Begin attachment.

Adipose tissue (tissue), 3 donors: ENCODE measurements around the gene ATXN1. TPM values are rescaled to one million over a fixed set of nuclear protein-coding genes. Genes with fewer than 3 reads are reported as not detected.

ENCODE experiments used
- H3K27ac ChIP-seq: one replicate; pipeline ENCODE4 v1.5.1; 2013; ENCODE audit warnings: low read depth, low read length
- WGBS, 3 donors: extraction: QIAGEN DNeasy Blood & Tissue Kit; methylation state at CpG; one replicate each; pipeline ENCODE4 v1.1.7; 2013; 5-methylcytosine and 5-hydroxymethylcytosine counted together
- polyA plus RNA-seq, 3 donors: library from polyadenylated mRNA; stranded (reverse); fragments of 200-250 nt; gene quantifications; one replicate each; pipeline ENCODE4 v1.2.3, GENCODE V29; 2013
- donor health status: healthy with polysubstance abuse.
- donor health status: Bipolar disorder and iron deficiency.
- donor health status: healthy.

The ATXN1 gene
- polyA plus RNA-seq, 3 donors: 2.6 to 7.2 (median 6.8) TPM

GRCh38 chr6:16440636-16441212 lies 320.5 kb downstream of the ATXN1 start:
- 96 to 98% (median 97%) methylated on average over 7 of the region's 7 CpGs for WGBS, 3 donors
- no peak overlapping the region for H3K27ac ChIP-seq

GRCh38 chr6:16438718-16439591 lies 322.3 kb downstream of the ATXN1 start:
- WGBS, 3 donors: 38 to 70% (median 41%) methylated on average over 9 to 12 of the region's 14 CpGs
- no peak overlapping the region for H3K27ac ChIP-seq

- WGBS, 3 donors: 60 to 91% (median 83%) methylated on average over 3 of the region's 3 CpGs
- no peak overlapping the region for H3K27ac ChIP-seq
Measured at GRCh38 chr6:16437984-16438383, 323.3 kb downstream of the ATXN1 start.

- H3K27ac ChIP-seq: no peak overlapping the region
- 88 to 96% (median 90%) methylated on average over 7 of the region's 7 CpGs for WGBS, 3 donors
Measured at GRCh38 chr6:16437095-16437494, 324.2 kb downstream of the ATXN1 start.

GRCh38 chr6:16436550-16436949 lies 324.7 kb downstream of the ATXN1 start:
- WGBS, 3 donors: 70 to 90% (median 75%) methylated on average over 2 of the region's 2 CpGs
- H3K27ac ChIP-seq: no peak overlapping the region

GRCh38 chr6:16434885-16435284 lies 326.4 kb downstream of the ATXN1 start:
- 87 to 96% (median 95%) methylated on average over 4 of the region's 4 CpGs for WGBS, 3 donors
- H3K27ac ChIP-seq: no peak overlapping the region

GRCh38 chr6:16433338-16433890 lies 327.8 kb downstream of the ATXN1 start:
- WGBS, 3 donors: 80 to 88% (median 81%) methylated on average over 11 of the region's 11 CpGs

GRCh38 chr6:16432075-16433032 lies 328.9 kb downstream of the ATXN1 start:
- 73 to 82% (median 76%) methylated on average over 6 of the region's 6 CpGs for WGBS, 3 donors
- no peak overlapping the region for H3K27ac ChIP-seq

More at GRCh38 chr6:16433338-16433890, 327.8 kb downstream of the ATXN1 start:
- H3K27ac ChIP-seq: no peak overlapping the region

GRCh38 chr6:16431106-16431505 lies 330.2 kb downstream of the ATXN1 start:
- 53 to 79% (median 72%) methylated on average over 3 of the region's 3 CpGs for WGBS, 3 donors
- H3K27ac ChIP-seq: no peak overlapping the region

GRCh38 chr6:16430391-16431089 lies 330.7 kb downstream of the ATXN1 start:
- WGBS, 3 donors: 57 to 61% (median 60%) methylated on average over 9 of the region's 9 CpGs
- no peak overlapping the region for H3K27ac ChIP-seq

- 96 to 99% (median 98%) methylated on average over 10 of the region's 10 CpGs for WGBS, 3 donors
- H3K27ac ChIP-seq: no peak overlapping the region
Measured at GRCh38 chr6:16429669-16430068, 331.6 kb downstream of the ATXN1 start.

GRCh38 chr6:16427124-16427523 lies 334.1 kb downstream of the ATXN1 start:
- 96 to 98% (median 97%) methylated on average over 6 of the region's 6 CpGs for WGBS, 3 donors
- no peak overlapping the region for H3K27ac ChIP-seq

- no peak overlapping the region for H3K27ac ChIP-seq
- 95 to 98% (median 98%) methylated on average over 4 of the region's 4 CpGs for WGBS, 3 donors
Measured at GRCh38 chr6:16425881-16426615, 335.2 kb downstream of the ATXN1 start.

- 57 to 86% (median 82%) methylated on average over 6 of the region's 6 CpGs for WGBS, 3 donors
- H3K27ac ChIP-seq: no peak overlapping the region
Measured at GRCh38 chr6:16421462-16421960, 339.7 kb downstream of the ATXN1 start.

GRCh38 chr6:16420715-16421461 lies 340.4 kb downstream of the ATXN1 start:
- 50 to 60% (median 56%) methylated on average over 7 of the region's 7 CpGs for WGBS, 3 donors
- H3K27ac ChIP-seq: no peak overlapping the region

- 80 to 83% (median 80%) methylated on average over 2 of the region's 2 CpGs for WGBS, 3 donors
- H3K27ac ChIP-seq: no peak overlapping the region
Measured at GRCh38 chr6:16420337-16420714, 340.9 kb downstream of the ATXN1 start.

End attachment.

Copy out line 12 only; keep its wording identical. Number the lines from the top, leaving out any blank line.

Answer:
- 96 to 98% (median 97%) methylated on average over 7 of the region's 7 CpGs for WGBS, 3 donors